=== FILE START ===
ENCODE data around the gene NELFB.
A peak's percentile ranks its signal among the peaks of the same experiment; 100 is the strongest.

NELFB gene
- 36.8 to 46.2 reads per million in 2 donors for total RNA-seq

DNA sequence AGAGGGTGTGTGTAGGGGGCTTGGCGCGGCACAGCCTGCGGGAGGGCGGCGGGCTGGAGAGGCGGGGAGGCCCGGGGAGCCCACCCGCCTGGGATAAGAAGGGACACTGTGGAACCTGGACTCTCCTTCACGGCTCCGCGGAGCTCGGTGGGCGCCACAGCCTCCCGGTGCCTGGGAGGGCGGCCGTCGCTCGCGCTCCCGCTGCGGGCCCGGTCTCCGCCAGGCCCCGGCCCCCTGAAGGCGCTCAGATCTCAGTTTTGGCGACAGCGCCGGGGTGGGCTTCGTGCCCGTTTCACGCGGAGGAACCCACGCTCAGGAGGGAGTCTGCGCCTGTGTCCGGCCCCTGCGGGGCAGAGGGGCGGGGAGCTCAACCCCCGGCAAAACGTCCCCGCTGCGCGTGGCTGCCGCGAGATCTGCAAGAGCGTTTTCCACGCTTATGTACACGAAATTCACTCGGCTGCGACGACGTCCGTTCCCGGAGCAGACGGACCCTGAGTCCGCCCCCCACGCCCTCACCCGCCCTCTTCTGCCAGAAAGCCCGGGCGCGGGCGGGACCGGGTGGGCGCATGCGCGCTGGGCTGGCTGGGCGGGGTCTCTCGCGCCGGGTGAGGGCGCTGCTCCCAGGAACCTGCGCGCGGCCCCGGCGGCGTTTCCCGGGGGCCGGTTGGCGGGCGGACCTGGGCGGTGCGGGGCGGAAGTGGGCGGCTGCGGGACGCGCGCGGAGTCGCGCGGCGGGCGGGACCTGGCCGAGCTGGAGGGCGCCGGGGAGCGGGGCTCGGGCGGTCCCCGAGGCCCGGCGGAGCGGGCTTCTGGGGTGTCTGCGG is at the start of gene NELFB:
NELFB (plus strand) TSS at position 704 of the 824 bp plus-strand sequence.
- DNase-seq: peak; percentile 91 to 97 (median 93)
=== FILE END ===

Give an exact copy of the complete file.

ENCODE data around the gene NELFB.
A peak's percentile ranks its signal among the peaks of the same experiment; 100 is the strongest.

NELFB gene
- 36.8 to 46.2 reads per million in 2 donors for total RNA-seq

DNA sequence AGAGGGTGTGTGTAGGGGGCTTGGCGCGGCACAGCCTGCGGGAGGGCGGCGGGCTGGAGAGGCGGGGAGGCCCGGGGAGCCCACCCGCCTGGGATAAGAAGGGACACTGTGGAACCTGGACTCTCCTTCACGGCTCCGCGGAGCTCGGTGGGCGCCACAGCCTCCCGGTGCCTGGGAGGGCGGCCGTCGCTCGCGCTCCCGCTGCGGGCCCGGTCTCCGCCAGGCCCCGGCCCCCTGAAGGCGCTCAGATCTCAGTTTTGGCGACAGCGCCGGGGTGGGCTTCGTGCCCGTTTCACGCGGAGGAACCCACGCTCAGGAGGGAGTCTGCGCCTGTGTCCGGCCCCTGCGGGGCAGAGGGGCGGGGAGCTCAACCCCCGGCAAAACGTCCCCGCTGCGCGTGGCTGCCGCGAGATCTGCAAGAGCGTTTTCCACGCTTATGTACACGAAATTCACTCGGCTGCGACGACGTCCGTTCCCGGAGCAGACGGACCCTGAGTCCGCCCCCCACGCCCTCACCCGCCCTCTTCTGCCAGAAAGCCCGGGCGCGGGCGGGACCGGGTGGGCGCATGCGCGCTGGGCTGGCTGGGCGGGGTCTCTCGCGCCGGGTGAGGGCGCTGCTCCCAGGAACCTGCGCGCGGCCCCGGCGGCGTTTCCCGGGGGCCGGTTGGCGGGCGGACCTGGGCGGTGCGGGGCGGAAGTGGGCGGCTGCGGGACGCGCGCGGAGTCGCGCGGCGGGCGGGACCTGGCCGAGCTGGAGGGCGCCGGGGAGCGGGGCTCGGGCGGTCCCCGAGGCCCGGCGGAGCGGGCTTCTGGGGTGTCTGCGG is at the start of gene NELFB:
NELFB (plus strand) TSS at position 704 of the 824 bp plus-strand sequence.
- DNase-seq: peak; percentile 91 to 97 (median 93)